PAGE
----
Inmate and wild horse at the Honor Farm in Riverton, Wyoming.
Wild horses have been patiently “gentled” over the past few months by inmates of the Honor Farm in Riverton, Wyoming, using the gentling of wild horses as a rehabilitation tool. (BLM)

Adoptions Place Mustangs in Good Homes

By Sarah Beckwith

Under an ominously cloudy sky, a 5-year-old gray horse is ridden through a corral past both curious onlookers and serious bidders perched on bleacher seats.  Scott Fluer breaks the rhythm of his auctioneer’s chant to offer some encouraging insight about this particular wild horse.

“Sky is anxious to please his trainer and needs an experienced rider.  At his height, he’s perfect for the over 55 crowd.  Don’t let him get away, folks!”

The crowd chuckles, Fluer returns to his speedy chant, and Jeannie Bolt of Ten Sleep, Wyoming, raises her hand.  Bolt is not yet part of the over 55 crowd, but by the end of the day, she has adopted Sky anyway, along with a brown, saddle-started wild horse called Billy by his trainer.  The horses have been patiently “gentled” over the past few months by inmates of the Wyoming Honor Farm in Riverton, which uses the gentling of wild horses as a rehabilitation tool.

In 1988, the Honor Farm and the BLM worked out a cooperative agreement for the training and adoption of wild horses.  The Honor Farm has found that this program plays a big part in inmate rehabilitation.  Trainers and wild horses make positive strides together by learning to respect and trust each other.  Trainers learn that through communication, patience, and respect, even a wild animal will respond positively.  Inmates who are released after working in this program have a greater chance of success in the outside world.

In addition to the Honor Farm, the BLM contracts with correctional facilities in Colorado, Kansas, Nevada, and Utah to gentle wild horses.  As a result, hundreds of wild horses, in various stages of training, are offered for adoption into caring homes each year.

Providing a home for a wild horse or burro is both a challenging and rewarding experience.  Jeannie Bolt now cares for two living legends of the American West.  Jeannie calls Billy and Sky over to say hello.  They walk right over, and she strokes Billy’s head.  “They do whatever we ask them to,” she says.  “They hesitate sometimes, but then they do it.  I thought I’d have to work and work to gain their trust, but it’s there.  They let me hang on their necks!”

Even the auctioneer is sold on wild horses.  Scott Fluer, who is also a BLM wild horse specialist in Wyoming’s Lander Field Office, has adopted six wild horses over the years.  He and his family use them for trail riding, hunting excursions, and moving cattle.  In fact, Fluer says he takes only his wild horses when he goes hunting, even though he also has five domestic horses.  “It’s part of their training.  They have to learn to rely on me for their food and water,” he says.  “And it’s also a bonding experience.  It builds trust and respect between us.  They know me, they know my voice.  There has to be that bond between a horse and his rider.”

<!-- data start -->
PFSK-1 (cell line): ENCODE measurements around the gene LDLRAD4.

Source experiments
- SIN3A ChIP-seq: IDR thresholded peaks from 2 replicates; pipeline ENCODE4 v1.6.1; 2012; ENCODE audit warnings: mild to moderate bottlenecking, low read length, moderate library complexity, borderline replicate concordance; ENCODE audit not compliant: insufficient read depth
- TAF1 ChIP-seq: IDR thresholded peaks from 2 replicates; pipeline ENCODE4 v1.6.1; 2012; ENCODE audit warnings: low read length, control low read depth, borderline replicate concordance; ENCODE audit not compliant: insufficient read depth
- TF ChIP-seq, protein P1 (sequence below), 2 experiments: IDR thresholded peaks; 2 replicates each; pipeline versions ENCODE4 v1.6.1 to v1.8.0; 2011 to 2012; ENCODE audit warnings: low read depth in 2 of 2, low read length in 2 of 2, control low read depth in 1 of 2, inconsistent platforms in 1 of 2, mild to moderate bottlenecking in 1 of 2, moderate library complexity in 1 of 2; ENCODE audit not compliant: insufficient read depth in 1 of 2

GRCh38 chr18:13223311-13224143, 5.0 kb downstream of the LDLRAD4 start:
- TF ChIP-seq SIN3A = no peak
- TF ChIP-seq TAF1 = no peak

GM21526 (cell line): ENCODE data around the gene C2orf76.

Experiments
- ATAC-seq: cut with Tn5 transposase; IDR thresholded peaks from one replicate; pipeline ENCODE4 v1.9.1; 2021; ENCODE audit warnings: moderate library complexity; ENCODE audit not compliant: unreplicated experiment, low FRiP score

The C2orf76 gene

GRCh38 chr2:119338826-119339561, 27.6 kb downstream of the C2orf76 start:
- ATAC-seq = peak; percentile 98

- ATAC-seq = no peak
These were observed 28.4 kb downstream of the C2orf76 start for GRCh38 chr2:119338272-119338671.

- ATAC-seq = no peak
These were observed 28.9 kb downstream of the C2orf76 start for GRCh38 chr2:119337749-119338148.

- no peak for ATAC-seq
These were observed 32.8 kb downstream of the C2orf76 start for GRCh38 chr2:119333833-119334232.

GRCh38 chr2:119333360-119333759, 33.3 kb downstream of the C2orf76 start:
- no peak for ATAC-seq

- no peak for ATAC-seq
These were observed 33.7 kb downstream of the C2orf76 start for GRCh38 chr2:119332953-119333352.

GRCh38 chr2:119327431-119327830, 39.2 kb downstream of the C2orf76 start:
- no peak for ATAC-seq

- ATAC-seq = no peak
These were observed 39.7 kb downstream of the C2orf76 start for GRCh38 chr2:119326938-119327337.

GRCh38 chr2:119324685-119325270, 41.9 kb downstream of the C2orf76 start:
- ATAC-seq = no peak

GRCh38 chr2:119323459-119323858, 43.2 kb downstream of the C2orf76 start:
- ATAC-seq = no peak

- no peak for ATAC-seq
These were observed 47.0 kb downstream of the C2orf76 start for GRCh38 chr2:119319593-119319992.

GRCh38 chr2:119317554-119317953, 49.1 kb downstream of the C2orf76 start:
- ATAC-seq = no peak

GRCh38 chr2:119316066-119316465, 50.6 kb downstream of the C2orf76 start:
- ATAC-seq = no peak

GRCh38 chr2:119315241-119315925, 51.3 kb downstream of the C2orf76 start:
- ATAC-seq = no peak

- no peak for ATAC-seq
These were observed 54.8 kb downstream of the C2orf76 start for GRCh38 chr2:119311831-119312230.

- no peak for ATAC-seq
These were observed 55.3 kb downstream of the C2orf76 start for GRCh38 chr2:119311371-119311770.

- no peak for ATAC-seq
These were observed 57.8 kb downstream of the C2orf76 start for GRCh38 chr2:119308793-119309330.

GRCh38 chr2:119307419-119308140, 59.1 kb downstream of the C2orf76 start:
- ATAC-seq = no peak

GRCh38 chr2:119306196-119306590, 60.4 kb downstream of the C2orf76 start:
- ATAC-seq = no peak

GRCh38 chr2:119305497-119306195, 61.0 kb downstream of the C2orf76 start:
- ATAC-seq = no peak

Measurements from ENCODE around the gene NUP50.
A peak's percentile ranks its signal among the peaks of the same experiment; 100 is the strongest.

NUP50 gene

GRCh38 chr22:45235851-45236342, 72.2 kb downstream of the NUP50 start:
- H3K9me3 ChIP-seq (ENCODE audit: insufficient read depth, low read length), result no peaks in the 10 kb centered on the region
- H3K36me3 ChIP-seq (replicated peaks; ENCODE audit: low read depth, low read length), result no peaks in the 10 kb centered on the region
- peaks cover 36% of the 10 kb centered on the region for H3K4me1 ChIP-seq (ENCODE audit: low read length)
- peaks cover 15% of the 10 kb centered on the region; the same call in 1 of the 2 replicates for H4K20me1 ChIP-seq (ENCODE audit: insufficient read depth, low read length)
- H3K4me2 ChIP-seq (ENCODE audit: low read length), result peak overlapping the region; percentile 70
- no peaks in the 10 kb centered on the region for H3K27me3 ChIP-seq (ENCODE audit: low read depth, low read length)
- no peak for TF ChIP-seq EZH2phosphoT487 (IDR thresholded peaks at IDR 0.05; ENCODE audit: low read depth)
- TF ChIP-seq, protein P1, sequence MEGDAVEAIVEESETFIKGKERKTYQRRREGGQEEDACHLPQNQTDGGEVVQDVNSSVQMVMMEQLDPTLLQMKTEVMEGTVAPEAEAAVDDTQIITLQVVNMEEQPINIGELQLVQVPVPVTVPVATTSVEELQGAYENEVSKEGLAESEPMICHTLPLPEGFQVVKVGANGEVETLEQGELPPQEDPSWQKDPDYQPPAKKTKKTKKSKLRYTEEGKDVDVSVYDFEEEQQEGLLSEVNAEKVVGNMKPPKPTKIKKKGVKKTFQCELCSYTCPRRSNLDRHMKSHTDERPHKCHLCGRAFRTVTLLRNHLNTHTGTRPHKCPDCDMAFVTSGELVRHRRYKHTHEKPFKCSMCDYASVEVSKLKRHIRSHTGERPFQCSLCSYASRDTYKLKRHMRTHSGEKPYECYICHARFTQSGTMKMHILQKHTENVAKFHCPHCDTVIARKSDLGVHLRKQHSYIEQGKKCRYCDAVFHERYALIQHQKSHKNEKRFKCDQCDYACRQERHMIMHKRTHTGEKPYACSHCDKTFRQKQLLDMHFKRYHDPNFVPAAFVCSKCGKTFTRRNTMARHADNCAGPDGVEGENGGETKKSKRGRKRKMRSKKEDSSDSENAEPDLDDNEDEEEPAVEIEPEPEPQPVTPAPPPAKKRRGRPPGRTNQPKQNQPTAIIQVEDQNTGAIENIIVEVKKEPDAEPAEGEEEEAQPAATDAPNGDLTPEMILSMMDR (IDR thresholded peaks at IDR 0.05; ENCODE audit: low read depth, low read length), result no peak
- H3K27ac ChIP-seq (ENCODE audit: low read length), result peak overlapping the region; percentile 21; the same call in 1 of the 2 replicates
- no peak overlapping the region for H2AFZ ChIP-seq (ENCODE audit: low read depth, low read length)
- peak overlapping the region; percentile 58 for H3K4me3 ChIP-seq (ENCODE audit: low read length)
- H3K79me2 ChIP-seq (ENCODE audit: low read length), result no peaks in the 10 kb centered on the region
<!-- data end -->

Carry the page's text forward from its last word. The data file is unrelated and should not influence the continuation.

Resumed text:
The entire Fluer family has grown attached to their adopted horses.  Fluer’s oldest daughter did a great deal of the training when they adopted a weanling named Cisco 9 years ago.  He was so well-trained that she rode him in horse competitions around the state.  A younger daughter rides trails with one of the other wild horses.  It’s such a gentle horse that the family uses it as a “lesson horse”—a horse they use when teaching friends how to ride.

The experiences of these families speak volumes about the temperament and trainability of wild horses if given the attention, commitment, and patience they need.  They have a challenging road to travel from living free and wild on the range to relying on people for their needs.  But it can be a rewarding journey for both horse and human.

Back at Otter Creek, Jeannie peers out of the window of her office.  Billy and Sky munch contentedly under a rainbow that has appeared following a late afternoon shower.  “You know how some people like to garden?” she asks.  “This is my therapy.”

Sarah Beckwith is a BLM public affairs specialist in the Wind River/Bighorn Basin District in Wyoming.